Delhi’s Puppet

  • Engineer Rasheed
  • Publish Date: Jul 25 2017 2:14AM
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  • Updated Date: Jul 25 2017 2:14AM
Delhi’s Puppet

Not for no reason is the maintream politician despised in Kashmir

In the early 1990s, when Kashmiris took up arms, electoral politics disappeared. Until 1996, Jammu and Kashmir’s political landscape was dominated by the pro-freedom ideology. But when Farooq Abdullah agreed to contest the assembly election in 1996, against the wishes of the people, he engendered a political divide. On one side were people who wanted to give elections a shot, on the other those who saw elections as a futile exercise. At the time, however, both camps claimed that resolution of the Kashmir dispute was the sole purpose of their politics.

Once Farooq took power, after winning the election that much violence and negligible polling, and started parroting the Indian position on Kashmir, the terms “mainstream” and “separatist” were coined to describe the two political camps.

In contrast to 1996, subsequent elections saw wide participation by Kashmiris, for one reason or the other, and the electoral process got much credibility. All this while, both the mainstream politicians and the separatists kept promising a solution – of their choice – to the dispute. Yet, nearly a quarter century later, nothing has changed on the ground, except that Delhi has become more arrogant, Kashmiris see the worst face of the men in uniform and the international community has grown disinterested.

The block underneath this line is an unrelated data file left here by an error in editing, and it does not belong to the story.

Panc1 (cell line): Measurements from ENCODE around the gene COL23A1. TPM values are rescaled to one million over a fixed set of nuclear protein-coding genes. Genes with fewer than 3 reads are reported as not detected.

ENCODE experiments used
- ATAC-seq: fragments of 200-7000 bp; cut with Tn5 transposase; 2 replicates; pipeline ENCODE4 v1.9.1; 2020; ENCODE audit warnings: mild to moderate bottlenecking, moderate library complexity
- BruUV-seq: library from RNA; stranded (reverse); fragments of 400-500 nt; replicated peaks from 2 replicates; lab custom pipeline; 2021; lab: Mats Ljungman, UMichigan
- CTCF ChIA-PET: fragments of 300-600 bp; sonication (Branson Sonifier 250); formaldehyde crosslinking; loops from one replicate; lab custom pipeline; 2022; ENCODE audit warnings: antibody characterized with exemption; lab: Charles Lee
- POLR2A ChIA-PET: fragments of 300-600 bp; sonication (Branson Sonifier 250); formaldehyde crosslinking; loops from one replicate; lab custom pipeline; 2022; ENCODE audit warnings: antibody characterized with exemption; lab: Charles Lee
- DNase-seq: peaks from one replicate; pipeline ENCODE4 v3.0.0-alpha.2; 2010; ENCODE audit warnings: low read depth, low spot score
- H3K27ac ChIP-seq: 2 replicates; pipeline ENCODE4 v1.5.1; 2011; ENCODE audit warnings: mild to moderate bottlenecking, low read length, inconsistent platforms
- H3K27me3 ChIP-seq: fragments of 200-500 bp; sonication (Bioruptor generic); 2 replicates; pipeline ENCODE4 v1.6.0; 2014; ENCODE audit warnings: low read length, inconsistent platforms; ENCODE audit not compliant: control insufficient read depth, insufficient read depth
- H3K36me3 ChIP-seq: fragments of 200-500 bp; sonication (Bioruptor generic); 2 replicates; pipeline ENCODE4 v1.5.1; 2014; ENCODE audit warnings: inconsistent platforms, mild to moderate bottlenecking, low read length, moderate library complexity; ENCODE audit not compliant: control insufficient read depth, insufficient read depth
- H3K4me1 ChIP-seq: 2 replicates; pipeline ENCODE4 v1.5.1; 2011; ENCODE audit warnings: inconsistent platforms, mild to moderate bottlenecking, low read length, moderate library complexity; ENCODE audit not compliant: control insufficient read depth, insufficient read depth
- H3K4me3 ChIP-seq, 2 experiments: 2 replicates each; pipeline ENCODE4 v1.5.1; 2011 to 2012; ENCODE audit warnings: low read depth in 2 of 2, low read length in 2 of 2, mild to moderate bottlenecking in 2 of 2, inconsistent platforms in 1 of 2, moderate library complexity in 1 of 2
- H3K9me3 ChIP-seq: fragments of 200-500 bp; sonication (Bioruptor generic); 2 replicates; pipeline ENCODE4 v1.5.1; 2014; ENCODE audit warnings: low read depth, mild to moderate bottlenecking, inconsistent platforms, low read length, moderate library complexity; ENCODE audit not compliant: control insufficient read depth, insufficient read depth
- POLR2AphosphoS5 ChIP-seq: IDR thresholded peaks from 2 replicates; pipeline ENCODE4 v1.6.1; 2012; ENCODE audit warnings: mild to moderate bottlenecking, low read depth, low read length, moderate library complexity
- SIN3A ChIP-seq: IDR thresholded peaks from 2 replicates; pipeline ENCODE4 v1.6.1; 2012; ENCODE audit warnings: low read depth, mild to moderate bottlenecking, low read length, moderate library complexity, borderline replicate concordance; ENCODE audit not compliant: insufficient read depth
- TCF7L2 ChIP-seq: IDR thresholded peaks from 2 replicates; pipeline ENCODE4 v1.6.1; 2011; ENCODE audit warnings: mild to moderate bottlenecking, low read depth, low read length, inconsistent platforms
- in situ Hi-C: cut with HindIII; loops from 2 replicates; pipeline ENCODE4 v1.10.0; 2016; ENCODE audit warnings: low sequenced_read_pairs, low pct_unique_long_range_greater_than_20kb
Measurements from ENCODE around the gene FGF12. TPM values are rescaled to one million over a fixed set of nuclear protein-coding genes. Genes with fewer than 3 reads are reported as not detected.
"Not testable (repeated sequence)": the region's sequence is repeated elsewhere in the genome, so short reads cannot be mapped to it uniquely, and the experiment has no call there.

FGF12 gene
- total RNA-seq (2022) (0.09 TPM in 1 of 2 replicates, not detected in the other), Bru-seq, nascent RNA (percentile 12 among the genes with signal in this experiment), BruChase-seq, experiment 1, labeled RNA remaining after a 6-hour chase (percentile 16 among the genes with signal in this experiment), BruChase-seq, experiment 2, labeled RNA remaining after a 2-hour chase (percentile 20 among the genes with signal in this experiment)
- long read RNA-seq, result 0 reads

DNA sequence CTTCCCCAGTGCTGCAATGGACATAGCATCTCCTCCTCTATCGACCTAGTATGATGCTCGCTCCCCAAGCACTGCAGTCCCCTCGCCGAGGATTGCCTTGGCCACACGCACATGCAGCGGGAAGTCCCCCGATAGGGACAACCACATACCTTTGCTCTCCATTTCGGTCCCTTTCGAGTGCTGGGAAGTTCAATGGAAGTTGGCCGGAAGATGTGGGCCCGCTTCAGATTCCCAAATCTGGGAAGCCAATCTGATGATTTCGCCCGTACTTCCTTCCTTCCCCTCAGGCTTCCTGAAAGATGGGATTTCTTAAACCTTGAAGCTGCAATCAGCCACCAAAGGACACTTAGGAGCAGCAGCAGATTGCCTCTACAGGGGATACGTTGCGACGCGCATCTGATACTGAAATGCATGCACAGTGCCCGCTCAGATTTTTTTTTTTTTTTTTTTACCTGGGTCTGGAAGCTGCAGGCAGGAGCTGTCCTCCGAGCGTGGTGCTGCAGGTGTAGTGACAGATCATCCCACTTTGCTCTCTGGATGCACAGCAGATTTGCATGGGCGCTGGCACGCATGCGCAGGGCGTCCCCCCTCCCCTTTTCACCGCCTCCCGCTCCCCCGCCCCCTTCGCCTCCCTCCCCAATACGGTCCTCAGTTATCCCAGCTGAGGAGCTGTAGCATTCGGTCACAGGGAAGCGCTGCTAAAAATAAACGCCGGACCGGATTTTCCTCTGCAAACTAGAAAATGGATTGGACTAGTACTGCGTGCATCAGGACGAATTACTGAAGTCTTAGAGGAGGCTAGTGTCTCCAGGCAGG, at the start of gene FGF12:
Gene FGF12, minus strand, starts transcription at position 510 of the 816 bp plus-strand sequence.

The separatists do get the benefit of the doubt for their failures because they have held on to their position, more or less. It is the mainstream politicians who have most damaged the Kashmir cause by making such absurd statements as “freedom struggles can’t be taken to logical conclusions within a particular time frame” and, often, blaming the masses for being inconsistent. They should not forget that it is the masses who have voted for them all these years, even at the cost of annoying the Hurriyat and the militants, and risking the label of “betrayers”.

Pakistan doesn’t accept elections in J&K as legitimate, yet they rolled out the red carpet for Omar Abdullah and other mainstream leaders when they visited Islamabad, hoping they might contribute to the resolution of the dispute. Unfortunately, mainstream politics has become a liability for Kashmiris. Not only because it represents Delhi in Kashmir rather than Kashmir in Delhi but also because it has created confusion, chaos and shamelessly diluted the disputed nature of J&K.

The mainstream politician is now a byword for distrust and betrayal. They accuse each other of betraying Kashmiris even though everyone of them has changed their position with changing times, places and circumstances. Remember what happened to the lofty ideals of Autonomy, Self Rule, Restoring Honour and Dignity, Achievable Nationhood?

Until 1996, Delhi was under pressure from the world community to resolve Kashmir, but the mainstream parties came to its rescue by contesting elections and enabling Delhi to argue that the people of J&K had shown their faith in electoral democracy. Thus, they undermined the significance of the UN resolutions on Kashmir.